That is because the Senator has so many sources of income.
I have several sources, as the Minister may have in four or five weeks time. He may even have more than me.
They were very helpful. There was no aura of fear or threat as many people think. I urge people to make contact with the Revenue Commissioners because they are very helpful. They provide a great service to taxpayers without being difficulty or tyrannical or saying returns should have been made earlier. They did tell me there would be a large penalty but that is the price I am prepared to pay.
It is time Members of the Oireachtas said that these people are not boogymen but are very helpful. They have a job to do which they do well and it is in our interest to make contact rather than avoid them or paint them as people who should not be approached.
I endorse what Senator Ross said. I have not had the same experience but I know the attitude of the Revenue Commissioners has changed because it is driven from the top. The idea of regarding those who pay tax as customers was unheard of some years ago but is now regarded as normal. This sets standards for the rest of the public service. The Revenue Commissioners are the beacon in relation to the Strategic Management Initiative which others are following.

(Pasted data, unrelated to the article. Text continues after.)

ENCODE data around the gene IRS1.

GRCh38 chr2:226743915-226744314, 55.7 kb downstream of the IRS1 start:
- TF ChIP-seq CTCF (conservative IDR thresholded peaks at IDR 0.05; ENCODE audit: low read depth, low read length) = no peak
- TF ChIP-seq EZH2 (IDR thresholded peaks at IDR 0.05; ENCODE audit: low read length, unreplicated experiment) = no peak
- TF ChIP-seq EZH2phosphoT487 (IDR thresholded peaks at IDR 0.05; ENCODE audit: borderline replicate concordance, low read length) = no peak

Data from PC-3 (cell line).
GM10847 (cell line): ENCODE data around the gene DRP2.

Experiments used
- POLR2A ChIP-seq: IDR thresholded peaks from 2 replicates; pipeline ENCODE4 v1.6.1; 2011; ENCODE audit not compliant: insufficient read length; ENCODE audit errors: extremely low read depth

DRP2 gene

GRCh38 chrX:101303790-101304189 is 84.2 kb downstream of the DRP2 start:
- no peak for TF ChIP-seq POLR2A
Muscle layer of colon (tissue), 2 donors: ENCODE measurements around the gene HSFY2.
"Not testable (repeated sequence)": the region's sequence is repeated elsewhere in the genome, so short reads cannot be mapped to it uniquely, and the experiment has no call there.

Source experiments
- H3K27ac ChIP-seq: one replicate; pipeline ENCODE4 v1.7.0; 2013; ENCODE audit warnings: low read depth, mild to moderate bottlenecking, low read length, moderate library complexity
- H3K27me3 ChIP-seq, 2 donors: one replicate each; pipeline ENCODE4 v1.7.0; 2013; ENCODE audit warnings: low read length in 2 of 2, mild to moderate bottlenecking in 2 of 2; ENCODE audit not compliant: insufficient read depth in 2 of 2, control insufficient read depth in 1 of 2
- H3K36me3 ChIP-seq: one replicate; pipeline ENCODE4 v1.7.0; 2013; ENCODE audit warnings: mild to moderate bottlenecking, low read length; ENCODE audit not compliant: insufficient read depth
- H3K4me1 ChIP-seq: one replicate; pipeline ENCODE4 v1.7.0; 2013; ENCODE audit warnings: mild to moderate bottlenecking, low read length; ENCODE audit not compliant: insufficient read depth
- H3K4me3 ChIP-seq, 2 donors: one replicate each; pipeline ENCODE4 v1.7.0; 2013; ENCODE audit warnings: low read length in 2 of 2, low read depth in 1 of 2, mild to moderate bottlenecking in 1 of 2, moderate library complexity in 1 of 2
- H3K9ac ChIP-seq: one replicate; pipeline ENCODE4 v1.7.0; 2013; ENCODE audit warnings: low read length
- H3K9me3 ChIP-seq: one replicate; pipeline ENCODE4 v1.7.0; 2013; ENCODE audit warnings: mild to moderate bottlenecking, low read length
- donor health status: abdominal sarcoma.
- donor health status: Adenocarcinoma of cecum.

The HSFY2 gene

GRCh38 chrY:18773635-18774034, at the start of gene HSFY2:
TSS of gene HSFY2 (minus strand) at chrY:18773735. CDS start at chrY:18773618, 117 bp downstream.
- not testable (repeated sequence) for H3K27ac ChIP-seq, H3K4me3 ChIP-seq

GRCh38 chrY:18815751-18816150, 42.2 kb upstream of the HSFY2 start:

I appreciate the point being made by the Minister and I look forward to seeing an even more streamilined and friendly Revenue system.
I ask the Senator not to encourage a Second Stage.
I will not do that. Some people have a great fear of going to the taxman and I endorse that sentiments of the previous Senators. The Revenue Commissioners have become user-friendly over the last few years and people acknowledge this. The public, especially small business people, would appreciate further streamlining.
I have no doubt that Senator Ross, with his typical Protestant generosity, will write extensively about this in the newspaper for which he works and bring it to a wider audience. I say that, of course, in jest — I respect the tradition which Senator Ross so ably represents in the Seanad. In that respect he follows in the footsteps of his father.